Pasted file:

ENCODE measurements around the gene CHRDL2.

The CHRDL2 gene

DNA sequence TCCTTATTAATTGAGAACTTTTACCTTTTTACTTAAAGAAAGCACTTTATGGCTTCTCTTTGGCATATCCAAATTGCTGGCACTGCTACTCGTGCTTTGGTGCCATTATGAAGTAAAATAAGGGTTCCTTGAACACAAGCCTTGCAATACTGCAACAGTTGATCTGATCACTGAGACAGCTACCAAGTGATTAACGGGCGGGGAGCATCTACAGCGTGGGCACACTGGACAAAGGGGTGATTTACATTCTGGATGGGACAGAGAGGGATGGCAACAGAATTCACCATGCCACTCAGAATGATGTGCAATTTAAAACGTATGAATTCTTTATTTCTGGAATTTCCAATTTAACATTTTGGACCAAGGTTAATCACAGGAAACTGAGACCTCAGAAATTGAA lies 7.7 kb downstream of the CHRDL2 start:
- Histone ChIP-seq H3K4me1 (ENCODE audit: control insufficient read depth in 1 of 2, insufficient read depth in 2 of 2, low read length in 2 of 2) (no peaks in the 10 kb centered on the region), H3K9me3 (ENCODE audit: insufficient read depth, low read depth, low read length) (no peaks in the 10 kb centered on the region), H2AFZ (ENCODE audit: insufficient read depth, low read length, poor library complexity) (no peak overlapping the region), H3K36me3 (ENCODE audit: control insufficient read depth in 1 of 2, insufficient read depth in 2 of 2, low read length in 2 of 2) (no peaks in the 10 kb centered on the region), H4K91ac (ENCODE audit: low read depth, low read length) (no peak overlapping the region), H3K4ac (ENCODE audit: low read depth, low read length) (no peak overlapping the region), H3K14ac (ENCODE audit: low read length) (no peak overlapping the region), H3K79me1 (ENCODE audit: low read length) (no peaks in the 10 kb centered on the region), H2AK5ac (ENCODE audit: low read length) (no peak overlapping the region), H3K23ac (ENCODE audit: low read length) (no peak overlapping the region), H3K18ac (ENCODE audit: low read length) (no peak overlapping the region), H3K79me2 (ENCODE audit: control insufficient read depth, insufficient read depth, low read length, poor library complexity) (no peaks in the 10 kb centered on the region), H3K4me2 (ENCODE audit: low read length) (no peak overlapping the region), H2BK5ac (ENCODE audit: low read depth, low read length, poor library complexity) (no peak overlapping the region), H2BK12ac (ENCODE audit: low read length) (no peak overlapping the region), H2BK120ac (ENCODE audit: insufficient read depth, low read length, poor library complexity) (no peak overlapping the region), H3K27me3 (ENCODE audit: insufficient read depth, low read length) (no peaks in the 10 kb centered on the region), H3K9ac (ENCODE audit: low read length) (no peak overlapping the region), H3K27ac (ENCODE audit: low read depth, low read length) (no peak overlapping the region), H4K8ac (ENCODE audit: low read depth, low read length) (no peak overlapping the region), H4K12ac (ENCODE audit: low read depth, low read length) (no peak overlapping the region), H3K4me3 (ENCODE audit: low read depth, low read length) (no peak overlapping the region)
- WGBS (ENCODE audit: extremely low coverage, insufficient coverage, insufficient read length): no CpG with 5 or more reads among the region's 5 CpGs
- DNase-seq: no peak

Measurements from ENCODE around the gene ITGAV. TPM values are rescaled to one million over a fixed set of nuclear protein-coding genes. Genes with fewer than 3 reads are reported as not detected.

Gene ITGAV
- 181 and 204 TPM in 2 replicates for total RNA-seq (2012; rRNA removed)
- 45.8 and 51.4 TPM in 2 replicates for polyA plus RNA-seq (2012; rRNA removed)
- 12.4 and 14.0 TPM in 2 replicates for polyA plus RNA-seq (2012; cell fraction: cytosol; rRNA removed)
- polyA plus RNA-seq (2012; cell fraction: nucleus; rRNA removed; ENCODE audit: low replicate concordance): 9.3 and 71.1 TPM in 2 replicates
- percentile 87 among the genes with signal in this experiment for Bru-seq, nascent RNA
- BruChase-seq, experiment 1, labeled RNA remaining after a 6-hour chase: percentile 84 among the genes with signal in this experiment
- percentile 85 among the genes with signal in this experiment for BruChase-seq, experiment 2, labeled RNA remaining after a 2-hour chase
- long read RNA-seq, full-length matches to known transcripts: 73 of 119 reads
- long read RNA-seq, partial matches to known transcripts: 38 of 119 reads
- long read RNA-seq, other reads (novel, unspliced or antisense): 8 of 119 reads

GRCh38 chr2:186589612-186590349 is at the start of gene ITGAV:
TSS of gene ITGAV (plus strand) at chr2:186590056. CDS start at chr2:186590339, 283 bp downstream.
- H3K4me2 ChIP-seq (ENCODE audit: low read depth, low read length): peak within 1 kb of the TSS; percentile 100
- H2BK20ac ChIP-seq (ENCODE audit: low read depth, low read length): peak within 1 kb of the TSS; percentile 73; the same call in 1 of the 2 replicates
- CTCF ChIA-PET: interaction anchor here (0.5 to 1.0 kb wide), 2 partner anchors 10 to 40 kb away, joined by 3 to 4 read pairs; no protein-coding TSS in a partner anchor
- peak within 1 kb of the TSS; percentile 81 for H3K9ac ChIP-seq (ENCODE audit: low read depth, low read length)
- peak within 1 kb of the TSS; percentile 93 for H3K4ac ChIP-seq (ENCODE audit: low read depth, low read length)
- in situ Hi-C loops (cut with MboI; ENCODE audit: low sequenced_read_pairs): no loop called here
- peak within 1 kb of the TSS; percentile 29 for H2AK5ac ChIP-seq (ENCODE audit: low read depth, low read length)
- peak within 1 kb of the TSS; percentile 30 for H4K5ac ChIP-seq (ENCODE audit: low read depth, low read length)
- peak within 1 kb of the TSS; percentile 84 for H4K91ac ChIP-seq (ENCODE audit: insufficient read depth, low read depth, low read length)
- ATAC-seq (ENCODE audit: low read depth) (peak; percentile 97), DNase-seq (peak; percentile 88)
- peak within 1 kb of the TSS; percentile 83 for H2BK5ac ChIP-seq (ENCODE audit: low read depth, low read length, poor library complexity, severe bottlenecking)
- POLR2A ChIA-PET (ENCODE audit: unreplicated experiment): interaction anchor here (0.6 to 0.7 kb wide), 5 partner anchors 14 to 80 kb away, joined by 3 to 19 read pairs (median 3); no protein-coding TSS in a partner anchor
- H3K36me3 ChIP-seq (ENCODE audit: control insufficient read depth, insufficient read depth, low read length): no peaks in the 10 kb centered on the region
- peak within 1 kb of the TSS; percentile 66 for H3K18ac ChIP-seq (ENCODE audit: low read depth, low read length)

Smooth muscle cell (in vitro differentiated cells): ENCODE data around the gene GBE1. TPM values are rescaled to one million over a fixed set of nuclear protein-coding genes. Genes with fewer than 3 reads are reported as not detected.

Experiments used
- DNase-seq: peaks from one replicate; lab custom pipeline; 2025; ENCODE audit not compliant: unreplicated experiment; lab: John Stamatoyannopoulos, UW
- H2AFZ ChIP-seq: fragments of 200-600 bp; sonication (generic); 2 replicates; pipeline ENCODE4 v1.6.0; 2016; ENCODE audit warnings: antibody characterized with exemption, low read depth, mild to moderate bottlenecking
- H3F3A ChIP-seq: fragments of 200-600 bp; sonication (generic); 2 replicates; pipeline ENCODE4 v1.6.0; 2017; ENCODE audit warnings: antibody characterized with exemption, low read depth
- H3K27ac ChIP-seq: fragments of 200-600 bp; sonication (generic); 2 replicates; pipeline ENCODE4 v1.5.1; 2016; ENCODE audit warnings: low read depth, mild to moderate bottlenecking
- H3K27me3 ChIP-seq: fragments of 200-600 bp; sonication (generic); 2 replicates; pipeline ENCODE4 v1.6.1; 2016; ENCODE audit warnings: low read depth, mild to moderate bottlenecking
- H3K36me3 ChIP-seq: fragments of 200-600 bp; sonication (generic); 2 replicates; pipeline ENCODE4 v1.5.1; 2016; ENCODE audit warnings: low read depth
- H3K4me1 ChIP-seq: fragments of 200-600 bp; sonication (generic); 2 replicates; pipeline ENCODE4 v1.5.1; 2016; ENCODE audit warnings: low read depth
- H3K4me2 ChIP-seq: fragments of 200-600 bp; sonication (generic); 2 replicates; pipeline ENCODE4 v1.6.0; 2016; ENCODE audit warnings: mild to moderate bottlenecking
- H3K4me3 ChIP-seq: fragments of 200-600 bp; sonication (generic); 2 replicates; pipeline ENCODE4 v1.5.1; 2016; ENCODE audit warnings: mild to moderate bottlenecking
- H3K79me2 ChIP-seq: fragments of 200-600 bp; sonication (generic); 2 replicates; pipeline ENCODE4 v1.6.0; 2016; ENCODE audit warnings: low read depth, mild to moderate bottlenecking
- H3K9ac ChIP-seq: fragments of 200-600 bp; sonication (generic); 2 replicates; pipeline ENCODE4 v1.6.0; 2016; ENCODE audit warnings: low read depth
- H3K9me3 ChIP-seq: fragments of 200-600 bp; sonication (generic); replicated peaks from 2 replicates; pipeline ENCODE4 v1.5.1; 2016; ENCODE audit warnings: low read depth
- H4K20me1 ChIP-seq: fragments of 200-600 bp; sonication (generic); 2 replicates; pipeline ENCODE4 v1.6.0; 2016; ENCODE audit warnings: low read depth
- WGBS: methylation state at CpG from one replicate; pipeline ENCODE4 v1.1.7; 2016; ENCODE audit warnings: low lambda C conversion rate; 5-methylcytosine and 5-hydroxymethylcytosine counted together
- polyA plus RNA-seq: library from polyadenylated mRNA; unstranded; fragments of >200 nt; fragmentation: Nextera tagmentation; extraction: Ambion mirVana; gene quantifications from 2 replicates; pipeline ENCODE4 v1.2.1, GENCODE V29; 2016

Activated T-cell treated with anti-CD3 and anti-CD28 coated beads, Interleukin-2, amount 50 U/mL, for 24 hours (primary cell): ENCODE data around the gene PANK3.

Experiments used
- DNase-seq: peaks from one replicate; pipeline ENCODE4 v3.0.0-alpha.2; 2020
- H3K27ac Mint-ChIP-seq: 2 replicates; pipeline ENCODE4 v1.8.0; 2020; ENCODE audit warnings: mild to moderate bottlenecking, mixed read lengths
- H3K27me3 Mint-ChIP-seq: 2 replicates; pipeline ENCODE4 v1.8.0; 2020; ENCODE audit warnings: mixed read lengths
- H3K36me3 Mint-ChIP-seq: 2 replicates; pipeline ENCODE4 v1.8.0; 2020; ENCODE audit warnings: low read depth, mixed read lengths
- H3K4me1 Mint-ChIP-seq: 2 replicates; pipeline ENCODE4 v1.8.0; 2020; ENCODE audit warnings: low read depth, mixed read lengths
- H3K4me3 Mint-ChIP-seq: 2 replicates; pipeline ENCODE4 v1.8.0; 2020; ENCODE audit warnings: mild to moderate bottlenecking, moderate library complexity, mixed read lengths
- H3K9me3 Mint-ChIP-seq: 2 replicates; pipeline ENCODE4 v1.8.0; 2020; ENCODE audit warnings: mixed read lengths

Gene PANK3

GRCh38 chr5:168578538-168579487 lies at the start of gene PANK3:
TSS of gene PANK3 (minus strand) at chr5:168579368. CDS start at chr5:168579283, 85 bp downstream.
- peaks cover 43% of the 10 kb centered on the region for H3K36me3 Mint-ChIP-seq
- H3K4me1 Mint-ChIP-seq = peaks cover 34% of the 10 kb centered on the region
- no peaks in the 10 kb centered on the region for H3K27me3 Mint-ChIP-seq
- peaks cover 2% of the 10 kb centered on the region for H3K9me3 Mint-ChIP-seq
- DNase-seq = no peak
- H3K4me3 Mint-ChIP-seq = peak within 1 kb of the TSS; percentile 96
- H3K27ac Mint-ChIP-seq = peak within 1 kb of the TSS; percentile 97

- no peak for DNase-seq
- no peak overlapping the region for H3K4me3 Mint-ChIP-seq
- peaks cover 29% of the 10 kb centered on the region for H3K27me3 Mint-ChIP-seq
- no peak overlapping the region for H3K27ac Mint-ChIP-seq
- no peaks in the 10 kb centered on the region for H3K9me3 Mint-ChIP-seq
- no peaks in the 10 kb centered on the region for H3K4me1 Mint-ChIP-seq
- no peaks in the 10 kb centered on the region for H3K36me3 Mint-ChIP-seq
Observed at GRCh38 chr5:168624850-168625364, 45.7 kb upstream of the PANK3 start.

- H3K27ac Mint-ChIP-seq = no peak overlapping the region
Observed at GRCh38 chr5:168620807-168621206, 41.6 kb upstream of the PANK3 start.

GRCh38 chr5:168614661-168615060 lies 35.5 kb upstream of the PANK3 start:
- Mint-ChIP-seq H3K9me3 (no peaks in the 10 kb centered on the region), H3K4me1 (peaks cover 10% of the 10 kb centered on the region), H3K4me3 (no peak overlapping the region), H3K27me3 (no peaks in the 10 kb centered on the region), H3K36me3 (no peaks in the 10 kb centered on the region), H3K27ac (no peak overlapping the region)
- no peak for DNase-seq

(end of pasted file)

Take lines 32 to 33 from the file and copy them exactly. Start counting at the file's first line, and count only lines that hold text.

- POLR2A ChIA-PET (ENCODE audit: unreplicated experiment): interaction anchor here (0.6 to 0.7 kb wide), 5 partner anchors 14 to 80 kb away, joined by 3 to 19 read pairs (median 3); no protein-coding TSS in a partner anchor
- H3K36me3 ChIP-seq (ENCODE audit: control insufficient read depth, insufficient read depth, low read length): no peaks in the 10 kb centered on the region